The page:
Hello, everyone! Today I’m reviewing This Is Why They Hate Us by Aaron H. Aceves. This book will be released TOMORROW (August 23, 2022)! So, if it sounds like something you’d be into, pick it up wherever books are sold.
Enrique “Quique” Luna has one goal this summer—get over his crush on Saleem Kanazi by pursuing his other romantic prospects. Never mind that he’s only out to his best friend, Fabiola. Never mind that he has absolutely zero game. And definitely forget the fact that good and kind and, not to mention, beautiful Saleem is leaving L.A. for the summer to meet a girl his parents are trying to set him up with.
Luckily, Quique’s prospects are each intriguing in their own ways. There’s stoner-jock Tyler Montana, who might be just as interested in Fabiola as he is in Quique; straight-laced senior class president, Ziggy Jackson; and Manny Zuniga, who keeps looking at Quique like he’s carne asada fresh off the grill. With all these choices, Quique is sure to forget about Saleem in no time.
But as the summer heats up and his deep-seated fears and anxieties boil over, Quique soon realizes that getting over one guy by getting under a bunch of others may not have been the best laid plan and living his truth can come at a high cost.
***Thank you to Simon & Schuster Books for Young Readers for providing a copy of the book via NetGalley. My review contains my honest thoughts about my reading experience.***
As a bi man, I always look forward to reading books with bisexual male main characters, and this one was no exception. As soon as I saw this book pop up on NetGalley, I knew I had to read it (and not just because I fell in love with the stunning, and very bi, cover… although it didn’t hurt). I was ecstatic to be approved for the eARC, and luckily, my excitement proved to be warranted because I ADORED this book. I flew through all 400 pages in less than a day and did not want to put it down.
The writing in this book felt very personal, almost like an ongoing set of diary entries, and it had a stream of consciousness to it that I enjoyed. The text was heavy on dialogue and thoughts, but it provided enough description to understand the world of the characters and set the scene well. I found that this combination was really engaging and made the book easy to read at a quick pace. The writing and setting were very contemporary, which included quite a few fun cultural references and some slang that I was thankfully able to decode. This made it feel legitimately like a teenager’s viewpoint, at least to me as a Certified Old Person.
As you may have surmised from this review already, Quique, the main character of the book, was bisexual. I can never get over how reading books with bi men/boys is such a surreal experience because at least some of the thoughts and experiences of the characters seem like they were plucked right out of my head. That was the case here, as well, and it really was such a cathartic experience to see certain aspects of myself represented so well in a story. The author did a wonderful job with representation in general, not just with bisexuality, in this story, but I particularly appreciated that Quique felt real and not like a bi stereotype. This story allowed for the exploration of so many important topics related to growing up bisexual, including coming out, dealing with bigots, and processing the shame and guilt associated with internalized homophobia and biphobia. It also did a great job illustrating both the joys and pains of figuring out how to act on one’s sexuality for the first time and developing an understanding of how one wants to engage with their sexual orientation.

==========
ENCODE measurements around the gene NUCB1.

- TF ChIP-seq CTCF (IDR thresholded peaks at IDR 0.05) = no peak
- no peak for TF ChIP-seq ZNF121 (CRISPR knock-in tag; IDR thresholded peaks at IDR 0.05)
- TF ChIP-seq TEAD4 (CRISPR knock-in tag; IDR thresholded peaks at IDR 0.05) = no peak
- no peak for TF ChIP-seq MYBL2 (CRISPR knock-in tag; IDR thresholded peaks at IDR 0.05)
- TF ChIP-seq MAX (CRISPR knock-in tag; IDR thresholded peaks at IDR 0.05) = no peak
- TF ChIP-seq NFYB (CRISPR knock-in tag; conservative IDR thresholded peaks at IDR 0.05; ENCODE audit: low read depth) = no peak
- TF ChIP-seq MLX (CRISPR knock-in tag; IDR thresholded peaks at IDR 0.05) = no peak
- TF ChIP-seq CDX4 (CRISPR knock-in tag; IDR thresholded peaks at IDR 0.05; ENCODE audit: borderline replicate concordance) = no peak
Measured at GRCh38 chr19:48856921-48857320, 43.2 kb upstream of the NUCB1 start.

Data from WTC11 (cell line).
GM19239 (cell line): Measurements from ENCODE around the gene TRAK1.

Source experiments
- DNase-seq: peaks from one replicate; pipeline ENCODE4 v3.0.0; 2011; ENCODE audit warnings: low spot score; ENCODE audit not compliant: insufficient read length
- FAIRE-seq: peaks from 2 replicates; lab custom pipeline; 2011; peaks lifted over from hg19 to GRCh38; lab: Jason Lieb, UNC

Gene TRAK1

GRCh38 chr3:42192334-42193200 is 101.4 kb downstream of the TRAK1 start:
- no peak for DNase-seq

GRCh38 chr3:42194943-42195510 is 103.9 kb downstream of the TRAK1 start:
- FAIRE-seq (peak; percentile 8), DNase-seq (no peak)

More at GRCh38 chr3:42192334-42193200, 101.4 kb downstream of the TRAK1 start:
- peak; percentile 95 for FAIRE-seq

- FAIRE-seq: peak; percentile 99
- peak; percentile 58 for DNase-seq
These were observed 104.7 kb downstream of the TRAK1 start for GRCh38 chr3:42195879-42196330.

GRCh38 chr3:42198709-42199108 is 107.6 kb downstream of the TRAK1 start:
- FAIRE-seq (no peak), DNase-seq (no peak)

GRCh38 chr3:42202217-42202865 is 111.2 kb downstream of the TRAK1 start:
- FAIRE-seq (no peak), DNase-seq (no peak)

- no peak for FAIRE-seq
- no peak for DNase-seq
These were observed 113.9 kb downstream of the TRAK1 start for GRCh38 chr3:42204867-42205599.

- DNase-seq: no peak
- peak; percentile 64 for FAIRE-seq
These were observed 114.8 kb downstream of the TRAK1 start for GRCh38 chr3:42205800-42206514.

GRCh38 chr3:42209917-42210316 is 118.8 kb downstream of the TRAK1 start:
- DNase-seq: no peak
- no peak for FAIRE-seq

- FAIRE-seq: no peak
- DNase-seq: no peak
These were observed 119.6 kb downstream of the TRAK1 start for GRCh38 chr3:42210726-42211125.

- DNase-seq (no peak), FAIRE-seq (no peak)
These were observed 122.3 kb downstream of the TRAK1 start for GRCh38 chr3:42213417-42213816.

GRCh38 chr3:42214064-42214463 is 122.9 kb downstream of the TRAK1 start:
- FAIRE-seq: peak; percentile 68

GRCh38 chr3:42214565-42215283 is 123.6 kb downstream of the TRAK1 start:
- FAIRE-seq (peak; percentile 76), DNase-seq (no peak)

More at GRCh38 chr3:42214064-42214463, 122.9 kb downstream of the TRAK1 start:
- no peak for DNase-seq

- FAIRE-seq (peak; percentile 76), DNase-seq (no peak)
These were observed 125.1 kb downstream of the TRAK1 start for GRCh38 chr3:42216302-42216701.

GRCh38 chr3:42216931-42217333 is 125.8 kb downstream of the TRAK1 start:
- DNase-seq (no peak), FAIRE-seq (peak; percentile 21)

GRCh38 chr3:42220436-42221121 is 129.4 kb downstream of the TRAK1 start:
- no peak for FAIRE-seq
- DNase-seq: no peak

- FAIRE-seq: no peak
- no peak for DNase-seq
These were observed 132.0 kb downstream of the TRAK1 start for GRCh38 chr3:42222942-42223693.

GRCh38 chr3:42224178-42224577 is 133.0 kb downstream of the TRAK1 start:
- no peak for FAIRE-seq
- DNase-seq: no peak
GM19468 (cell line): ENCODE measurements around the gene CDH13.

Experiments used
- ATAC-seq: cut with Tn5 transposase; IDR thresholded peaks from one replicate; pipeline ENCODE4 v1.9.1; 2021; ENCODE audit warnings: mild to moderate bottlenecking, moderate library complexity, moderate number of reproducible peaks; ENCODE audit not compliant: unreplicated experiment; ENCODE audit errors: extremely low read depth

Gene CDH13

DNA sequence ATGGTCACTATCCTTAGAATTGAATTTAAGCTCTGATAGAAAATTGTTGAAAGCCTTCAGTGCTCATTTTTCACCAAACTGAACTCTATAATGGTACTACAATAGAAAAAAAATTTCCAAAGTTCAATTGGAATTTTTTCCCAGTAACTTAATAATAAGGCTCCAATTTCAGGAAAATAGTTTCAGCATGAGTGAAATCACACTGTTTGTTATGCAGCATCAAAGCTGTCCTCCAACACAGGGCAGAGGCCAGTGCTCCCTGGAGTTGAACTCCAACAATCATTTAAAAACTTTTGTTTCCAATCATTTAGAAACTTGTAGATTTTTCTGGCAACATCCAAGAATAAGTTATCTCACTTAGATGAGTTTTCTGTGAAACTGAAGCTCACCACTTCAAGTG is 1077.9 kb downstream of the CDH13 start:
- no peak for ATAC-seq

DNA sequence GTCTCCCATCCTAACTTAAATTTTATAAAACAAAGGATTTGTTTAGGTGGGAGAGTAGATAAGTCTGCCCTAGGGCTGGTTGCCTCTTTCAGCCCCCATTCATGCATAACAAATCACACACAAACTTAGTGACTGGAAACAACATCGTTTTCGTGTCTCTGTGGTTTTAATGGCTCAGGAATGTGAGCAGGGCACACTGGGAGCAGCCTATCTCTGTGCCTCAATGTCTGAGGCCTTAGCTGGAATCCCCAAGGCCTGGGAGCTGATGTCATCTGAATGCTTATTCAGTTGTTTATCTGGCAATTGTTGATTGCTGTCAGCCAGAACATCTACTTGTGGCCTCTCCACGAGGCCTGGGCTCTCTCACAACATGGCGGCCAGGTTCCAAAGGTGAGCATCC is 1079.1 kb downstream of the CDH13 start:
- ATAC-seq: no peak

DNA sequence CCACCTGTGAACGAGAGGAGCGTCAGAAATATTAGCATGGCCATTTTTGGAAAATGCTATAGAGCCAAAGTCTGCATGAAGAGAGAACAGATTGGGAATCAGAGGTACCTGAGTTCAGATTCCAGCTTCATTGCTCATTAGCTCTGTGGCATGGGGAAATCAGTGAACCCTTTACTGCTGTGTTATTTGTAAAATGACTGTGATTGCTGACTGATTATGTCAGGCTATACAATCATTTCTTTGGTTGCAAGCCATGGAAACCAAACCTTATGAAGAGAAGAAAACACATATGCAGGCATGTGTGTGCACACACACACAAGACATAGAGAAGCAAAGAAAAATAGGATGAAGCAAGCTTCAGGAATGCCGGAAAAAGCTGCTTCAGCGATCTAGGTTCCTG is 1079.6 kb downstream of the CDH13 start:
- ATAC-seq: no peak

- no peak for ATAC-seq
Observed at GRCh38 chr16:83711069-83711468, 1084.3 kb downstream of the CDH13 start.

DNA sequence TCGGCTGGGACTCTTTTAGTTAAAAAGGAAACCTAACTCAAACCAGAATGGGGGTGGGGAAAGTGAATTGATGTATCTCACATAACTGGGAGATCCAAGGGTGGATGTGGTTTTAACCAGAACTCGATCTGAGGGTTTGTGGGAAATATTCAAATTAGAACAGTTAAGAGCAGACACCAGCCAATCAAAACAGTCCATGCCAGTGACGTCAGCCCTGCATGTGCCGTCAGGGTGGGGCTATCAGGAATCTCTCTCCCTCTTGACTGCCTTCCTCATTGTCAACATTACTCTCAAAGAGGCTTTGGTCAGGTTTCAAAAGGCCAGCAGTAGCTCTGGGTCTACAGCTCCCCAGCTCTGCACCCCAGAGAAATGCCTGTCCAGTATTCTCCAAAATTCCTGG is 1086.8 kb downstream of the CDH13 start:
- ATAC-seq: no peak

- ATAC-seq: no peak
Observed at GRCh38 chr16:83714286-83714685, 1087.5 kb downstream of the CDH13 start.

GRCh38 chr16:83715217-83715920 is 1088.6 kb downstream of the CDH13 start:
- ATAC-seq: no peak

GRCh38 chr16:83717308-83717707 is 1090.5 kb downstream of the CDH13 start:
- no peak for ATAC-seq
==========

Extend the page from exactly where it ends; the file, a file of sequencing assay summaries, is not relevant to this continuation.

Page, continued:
I especially loved that this book went out of its way to show the importance of queer literature and mentors in the lives of queer youth. Quique learns a lot about himself and what he wants from engaging with books and other out queer people who accept him. In this age of book bans and restrictions on what can be said in the classroom, this book illustrates the desperate need to fight back against such proposals by highlighting the life-altering impact it can have on youth. I know I wish more out queer role models and easily accessible literature existed in my community growing up. I believe it would have made the process of accepting myself much easier if I’d had those resources at hand.
In addition to the great bi rep, this book had fantastic mental health rep. If I had to describe Quique, I’d probably say he was a chaotic good disaster bisexual because he was quite the mess. He experienced intense anxiety, depression, and mania throughout the book. The writing set the tone really well, and I could pretty easily tell how he was feeling based on his thoughts and the pace of the dialogue. There were a couple times where his suicidal ideations were explored in quite a bit of detail, and I appreciated the realistic portrayal and the inclusion of how to cope with the ideations in a healthy way. I also really liked how therapy was included in this book, and the interactions between Quique and his therapist felt like a genuine therapy relationship, which I’ve found to be a rare occurrence in much of the media I consume.
I know a lot of this review was focused on some fairly heavy stuff, but I also want to note that this book is hilarious. There were parts where I was laughing out loud so much my partner was concerned for my sanity. lol. Many of the supporting characters bring a great deal of the humor, along with Quique’s own antics. I felt so much joy while reading this book even though it tackles such serious topics. I laughed and cried several times, and I honestly cannot wait to read this book again. It would be the perfect read for Bi Visibility Day next month. Therefore, I rate this book 5 out of 5 stars.